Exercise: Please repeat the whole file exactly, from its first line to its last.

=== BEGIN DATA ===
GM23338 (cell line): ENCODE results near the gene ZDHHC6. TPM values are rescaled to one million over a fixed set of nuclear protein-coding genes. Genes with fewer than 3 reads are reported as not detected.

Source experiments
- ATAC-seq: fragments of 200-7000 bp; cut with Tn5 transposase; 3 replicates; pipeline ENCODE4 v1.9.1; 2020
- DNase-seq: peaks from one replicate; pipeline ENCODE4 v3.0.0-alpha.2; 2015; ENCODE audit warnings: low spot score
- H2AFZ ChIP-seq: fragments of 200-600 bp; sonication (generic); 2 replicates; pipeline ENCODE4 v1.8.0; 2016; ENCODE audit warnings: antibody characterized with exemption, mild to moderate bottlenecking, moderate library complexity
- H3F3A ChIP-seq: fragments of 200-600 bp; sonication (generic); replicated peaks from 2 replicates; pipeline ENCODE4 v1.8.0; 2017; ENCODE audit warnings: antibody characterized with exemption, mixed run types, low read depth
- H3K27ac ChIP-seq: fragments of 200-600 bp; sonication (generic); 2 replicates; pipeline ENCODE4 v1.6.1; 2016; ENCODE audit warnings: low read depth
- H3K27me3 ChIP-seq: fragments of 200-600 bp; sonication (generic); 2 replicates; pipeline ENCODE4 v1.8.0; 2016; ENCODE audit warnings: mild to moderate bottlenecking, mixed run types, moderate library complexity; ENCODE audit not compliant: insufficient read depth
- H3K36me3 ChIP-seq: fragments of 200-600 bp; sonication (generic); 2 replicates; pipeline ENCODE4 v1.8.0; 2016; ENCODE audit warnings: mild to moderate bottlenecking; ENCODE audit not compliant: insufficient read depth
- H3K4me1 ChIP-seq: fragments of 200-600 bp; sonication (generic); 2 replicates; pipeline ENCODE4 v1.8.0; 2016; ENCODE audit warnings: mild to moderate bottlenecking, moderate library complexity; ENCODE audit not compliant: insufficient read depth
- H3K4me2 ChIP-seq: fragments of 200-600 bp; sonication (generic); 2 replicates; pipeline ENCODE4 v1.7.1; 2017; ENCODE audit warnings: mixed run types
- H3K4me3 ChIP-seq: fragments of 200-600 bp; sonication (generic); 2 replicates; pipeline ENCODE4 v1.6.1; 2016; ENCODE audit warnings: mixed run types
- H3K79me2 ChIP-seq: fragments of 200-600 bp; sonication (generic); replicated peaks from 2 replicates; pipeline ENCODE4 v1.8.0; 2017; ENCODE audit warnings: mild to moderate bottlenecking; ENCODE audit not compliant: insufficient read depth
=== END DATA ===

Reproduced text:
GM23338 (cell line): ENCODE results near the gene ZDHHC6. TPM values are rescaled to one million over a fixed set of nuclear protein-coding genes. Genes with fewer than 3 reads are reported as not detected.

Source experiments
- ATAC-seq: fragments of 200-7000 bp; cut with Tn5 transposase; 3 replicates; pipeline ENCODE4 v1.9.1; 2020
- DNase-seq: peaks from one replicate; pipeline ENCODE4 v3.0.0-alpha.2; 2015; ENCODE audit warnings: low spot score
- H2AFZ ChIP-seq: fragments of 200-600 bp; sonication (generic); 2 replicates; pipeline ENCODE4 v1.8.0; 2016; ENCODE audit warnings: antibody characterized with exemption, mild to moderate bottlenecking, moderate library complexity
- H3F3A ChIP-seq: fragments of 200-600 bp; sonication (generic); replicated peaks from 2 replicates; pipeline ENCODE4 v1.8.0; 2017; ENCODE audit warnings: antibody characterized with exemption, mixed run types, low read depth
- H3K27ac ChIP-seq: fragments of 200-600 bp; sonication (generic); 2 replicates; pipeline ENCODE4 v1.6.1; 2016; ENCODE audit warnings: low read depth
- H3K27me3 ChIP-seq: fragments of 200-600 bp; sonication (generic); 2 replicates; pipeline ENCODE4 v1.8.0; 2016; ENCODE audit warnings: mild to moderate bottlenecking, mixed run types, moderate library complexity; ENCODE audit not compliant: insufficient read depth
- H3K36me3 ChIP-seq: fragments of 200-600 bp; sonication (generic); 2 replicates; pipeline ENCODE4 v1.8.0; 2016; ENCODE audit warnings: mild to moderate bottlenecking; ENCODE audit not compliant: insufficient read depth
- H3K4me1 ChIP-seq: fragments of 200-600 bp; sonication (generic); 2 replicates; pipeline ENCODE4 v1.8.0; 2016; ENCODE audit warnings: mild to moderate bottlenecking, moderate library complexity; ENCODE audit not compliant: insufficient read depth
- H3K4me2 ChIP-seq: fragments of 200-600 bp; sonication (generic); 2 replicates; pipeline ENCODE4 v1.7.1; 2017; ENCODE audit warnings: mixed run types
- H3K4me3 ChIP-seq: fragments of 200-600 bp; sonication (generic); 2 replicates; pipeline ENCODE4 v1.6.1; 2016; ENCODE audit warnings: mixed run types
- H3K79me2 ChIP-seq: fragments of 200-600 bp; sonication (generic); replicated peaks from 2 replicates; pipeline ENCODE4 v1.8.0; 2017; ENCODE audit warnings: mild to moderate bottlenecking; ENCODE audit not compliant: insufficient read depth